This has been a recurring complaint with Facebook, in fact, that it has failed to show interest in adopting better auto-moderating technology. After the London Bridge attacks two years ago, Dr Hany Farid, the chair of the computer science department at Dartmouth and one of the minds behind PhotoDNA, which helps platforms ID and ban child pornography, told On the Media that he’d tried to help Facebook improve its capacity for detecting terrorist activity. He said he offered them access to his eGLYPH system—and was turned away.
“I have to say it’s really frustrating because every time we see horrific things on Facebook or on YouTube or on Twitter we get the standard press release from the companies saying, ‘We take online safety very seriously. There is no room on our networks for this type of material,’” Farid said, according to CNBC. “And yet the companies continue to drag their feet. They continue to ignore technology that could be used and doesn’t affect their business model in any significant way.”
Robyn Caplan of Data & Society is also at a loss for why, at least in the case of the Devins murder photos, the autonomous systems failed. “This is the same technology they use for copyright and the terrorist database, which I think is why people are so confused as to why it’s not working more effectively here,” she tells me. She adds that the context concerns of Christchurch—where Facebook backed off on heavier moderation because it didn’t want to ban the news clips that were edited into some of the pro-terrorism posts—wouldn’t really be present in the Devins incident. “This could be a case where brigades, botnets, motivated groups of individuals are just uploading faster than platforms can handle it,” Caplan tells me. “In that sense, both increasing teams of moderation and better hashing could help.”
“The tech we already have can do a vastly better job, but there is just no incentive for companies to deploy it for content moderation.”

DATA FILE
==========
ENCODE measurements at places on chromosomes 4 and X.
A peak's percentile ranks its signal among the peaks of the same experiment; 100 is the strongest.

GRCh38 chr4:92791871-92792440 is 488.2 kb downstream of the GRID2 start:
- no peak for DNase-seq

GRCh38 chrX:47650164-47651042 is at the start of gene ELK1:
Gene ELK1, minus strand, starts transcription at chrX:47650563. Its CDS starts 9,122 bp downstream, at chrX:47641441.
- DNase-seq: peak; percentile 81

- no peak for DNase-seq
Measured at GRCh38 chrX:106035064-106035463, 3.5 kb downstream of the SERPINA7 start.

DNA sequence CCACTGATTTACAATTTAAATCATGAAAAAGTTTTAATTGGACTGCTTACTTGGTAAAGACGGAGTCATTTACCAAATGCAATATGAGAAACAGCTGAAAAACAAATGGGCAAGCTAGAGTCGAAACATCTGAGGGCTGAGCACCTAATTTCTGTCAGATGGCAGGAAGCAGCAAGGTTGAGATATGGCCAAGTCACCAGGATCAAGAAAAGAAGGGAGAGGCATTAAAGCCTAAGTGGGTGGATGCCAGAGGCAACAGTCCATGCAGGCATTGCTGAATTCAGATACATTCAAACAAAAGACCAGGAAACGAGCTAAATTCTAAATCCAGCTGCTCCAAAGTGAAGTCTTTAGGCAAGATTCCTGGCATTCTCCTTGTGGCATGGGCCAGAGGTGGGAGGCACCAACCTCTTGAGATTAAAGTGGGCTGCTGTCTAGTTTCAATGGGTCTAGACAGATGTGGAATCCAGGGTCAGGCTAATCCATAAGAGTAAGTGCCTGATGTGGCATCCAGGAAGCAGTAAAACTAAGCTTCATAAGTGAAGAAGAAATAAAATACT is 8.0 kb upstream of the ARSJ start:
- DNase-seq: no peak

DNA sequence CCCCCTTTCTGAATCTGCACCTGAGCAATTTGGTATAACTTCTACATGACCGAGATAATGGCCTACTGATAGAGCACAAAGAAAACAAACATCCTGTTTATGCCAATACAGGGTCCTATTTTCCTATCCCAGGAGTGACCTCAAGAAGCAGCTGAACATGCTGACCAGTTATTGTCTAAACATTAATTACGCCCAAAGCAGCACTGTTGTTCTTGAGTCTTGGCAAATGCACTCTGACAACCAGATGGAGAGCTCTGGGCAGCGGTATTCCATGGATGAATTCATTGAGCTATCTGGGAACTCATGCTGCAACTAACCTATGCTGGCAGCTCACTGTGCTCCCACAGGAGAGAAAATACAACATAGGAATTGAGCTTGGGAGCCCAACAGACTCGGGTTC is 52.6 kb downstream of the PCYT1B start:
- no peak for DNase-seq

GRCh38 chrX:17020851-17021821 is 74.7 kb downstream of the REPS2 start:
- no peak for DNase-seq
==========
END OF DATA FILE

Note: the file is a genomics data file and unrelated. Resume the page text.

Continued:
Which, once again, comes down to a matter of resources. And Facebook may simply be uninterested or unwilling to dedicate the resources necessary to improve its systems. After all, it’s had little incentive to do so.
“Other than a few high-publicity cases of advertiser backlash against particularly high profile cases,” Leetaru tells me, “advertisers aren’t forcing the companies to do better, and governments aren’t putting any pressure on them, so they have little incentive to do better.”
This is obviously a problem. As we saw in Christchurch, and now, again, closer to home with the killing of Devins, we’re watching long-simmering incubators of hate spill over into the real world. It used to be hyperbole to say the walls between online extremism and reality were breaking down and leading to violence, but just look at the performative nature of these last two attention-hounded killings. It’s happening now, and it’s going to happen again.
“People become fluent in the culture of online extremism, they make and consume edgy memes, they cluster and harden. And once in a while, one of them erupts,” Kevin Roose wrote in the New York Times after the Christchurch shooting. “We need to understand and address the poisonous pipeline of extremism that has emerged over the past several years, whose ultimate effects are impossible to quantify but clearly far too big to ignore. It’s not going away.” Indeed, as Miles Klee points out, users are moving through that pipeline faster than ever, blurring the line between gaming murderous behaviour and just plain murder.
The automated moderation systems that might stop content that promulgates a culture of hate—content plausibly capable of inciting copycat violence—are failing. They’re failing because, yes, it’s a complex and difficult problem, and many communities on Facebook and beyond are ruthlessly intent on promoting toxic content. But they’re also failing because tech companies are apparently unwilling to put their money where their feeds are, and to deploy robust systems able to block the rot as quickly as possible. It’s as simple as that, sadly: Profit and expansion have been prioritised over tools potent enough to stop the posts and a moderating program sufficient to contextualise them.
The tragic posts of Bianca Nevins should be an ideal use case for computer vision and deep learning moderation AI—disturbing images featuring a victim of a deranged murderer should be a prime target for a program capable of flagging blood, wounds, and death. If the world’s largest platform, run by one of the wealthiest companies on the planet, can’t block the most outwardly extreme content, after dozens of promises that AI will enable effective moderation from the platform’s CEO, then it has failed its users and the public at large.
It’s time to look at Facebook and Instagram’s failure with AI moderation systems in the eye, and demand some legitimate, buzzword-free answers as to why.
Featured image: Elise Amendola (AP)